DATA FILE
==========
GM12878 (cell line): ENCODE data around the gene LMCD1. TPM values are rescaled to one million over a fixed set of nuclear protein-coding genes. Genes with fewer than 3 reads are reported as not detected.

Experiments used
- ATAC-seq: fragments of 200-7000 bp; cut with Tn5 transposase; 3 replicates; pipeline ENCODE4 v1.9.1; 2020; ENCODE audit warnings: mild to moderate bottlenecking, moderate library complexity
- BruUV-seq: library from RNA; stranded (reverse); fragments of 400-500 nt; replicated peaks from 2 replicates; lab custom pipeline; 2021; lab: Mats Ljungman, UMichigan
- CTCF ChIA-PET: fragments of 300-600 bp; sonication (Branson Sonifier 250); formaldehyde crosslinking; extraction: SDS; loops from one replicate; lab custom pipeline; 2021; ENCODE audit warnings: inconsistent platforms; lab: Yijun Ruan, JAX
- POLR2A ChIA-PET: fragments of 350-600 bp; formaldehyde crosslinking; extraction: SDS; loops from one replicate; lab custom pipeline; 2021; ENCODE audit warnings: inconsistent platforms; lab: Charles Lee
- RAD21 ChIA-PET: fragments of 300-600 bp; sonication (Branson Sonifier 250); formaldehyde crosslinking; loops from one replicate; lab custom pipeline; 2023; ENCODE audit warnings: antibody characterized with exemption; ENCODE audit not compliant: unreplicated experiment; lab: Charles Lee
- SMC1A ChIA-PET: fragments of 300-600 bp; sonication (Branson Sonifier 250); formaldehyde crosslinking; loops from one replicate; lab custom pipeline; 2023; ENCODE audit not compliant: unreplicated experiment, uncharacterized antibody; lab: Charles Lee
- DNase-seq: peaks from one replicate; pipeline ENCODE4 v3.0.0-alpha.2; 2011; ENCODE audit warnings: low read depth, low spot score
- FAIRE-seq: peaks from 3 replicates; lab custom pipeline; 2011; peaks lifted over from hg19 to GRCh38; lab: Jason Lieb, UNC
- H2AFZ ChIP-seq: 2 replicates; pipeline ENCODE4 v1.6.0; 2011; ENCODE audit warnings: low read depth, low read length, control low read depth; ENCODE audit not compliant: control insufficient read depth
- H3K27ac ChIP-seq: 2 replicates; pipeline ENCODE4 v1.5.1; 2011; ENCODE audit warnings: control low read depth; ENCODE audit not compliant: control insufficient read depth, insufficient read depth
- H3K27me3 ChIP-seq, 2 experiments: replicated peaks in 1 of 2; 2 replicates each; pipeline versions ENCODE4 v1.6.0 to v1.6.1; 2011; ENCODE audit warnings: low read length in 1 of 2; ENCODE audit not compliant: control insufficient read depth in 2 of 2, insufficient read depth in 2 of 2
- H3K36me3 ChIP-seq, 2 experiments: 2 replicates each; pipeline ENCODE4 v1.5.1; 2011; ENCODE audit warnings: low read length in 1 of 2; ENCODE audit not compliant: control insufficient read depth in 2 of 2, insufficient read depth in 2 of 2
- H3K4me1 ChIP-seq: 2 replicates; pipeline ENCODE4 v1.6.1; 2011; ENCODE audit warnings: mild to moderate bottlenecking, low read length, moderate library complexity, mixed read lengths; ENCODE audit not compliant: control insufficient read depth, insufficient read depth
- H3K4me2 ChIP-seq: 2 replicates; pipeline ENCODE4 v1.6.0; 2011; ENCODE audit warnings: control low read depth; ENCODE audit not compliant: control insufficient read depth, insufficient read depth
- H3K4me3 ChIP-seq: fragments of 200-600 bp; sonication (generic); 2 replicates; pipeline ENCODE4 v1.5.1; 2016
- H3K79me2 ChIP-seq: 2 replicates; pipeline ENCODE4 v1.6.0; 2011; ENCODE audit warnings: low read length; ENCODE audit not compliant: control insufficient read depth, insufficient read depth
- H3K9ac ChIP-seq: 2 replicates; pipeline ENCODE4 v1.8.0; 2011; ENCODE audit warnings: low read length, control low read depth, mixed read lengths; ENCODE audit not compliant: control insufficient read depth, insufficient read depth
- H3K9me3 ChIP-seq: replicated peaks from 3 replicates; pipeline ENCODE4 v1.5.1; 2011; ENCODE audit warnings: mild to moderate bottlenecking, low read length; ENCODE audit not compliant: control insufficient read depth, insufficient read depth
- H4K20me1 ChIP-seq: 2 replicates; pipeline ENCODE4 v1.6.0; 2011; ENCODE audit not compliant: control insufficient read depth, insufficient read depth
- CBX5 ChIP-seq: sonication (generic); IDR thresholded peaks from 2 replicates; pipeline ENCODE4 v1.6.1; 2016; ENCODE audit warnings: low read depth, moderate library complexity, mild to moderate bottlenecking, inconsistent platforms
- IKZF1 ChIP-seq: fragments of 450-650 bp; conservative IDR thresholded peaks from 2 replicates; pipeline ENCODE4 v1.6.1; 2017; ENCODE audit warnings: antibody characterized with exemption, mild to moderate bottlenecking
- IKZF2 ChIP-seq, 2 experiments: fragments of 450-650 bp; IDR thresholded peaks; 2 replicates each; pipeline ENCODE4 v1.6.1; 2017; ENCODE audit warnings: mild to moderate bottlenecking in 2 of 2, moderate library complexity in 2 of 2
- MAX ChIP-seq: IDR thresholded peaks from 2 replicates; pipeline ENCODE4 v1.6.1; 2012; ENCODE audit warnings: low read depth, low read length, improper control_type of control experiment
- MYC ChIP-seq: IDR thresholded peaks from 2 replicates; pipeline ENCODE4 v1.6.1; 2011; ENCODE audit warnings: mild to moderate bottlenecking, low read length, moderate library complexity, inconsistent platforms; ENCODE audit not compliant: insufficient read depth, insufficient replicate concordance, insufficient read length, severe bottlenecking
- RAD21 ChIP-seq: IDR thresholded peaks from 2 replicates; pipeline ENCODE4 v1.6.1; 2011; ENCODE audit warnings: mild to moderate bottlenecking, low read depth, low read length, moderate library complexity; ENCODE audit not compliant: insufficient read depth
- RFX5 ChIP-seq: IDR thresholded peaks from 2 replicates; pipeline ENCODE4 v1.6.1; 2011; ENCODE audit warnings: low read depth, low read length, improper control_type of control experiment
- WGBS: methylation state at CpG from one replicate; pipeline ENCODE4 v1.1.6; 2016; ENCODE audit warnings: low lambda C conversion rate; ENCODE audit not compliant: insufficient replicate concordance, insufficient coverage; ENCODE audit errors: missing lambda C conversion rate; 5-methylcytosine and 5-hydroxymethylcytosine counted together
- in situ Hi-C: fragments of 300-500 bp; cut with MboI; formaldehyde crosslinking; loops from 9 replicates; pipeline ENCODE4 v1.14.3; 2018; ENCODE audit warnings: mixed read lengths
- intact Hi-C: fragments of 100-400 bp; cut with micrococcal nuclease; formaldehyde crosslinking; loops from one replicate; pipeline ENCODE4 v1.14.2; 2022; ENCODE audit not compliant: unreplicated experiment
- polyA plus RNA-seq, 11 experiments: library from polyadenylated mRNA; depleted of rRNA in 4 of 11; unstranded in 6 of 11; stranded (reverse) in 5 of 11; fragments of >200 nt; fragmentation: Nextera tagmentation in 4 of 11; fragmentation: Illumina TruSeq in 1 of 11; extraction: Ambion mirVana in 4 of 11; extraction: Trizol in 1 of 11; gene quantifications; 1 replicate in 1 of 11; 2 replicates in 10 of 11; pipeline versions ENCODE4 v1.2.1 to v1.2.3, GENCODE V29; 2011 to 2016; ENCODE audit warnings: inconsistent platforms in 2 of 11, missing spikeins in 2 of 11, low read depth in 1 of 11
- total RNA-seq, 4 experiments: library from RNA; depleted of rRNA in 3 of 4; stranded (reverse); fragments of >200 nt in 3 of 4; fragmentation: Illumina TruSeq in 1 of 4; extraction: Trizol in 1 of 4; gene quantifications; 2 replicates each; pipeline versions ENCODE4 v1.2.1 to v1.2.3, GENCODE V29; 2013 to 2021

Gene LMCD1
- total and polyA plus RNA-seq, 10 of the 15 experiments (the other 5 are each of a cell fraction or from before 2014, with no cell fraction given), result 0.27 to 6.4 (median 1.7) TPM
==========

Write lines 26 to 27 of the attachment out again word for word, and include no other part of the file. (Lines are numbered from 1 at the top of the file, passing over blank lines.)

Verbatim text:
- MYC ChIP-seq: IDR thresholded peaks from 2 replicates; pipeline ENCODE4 v1.6.1; 2011; ENCODE audit warnings: mild to moderate bottlenecking, low read length, moderate library complexity, inconsistent platforms; ENCODE audit not compliant: insufficient read depth, insufficient replicate concordance, insufficient read length, severe bottlenecking
- RAD21 ChIP-seq: IDR thresholded peaks from 2 replicates; pipeline ENCODE4 v1.6.1; 2011; ENCODE audit warnings: mild to moderate bottlenecking, low read depth, low read length, moderate library complexity; ENCODE audit not compliant: insufficient read depth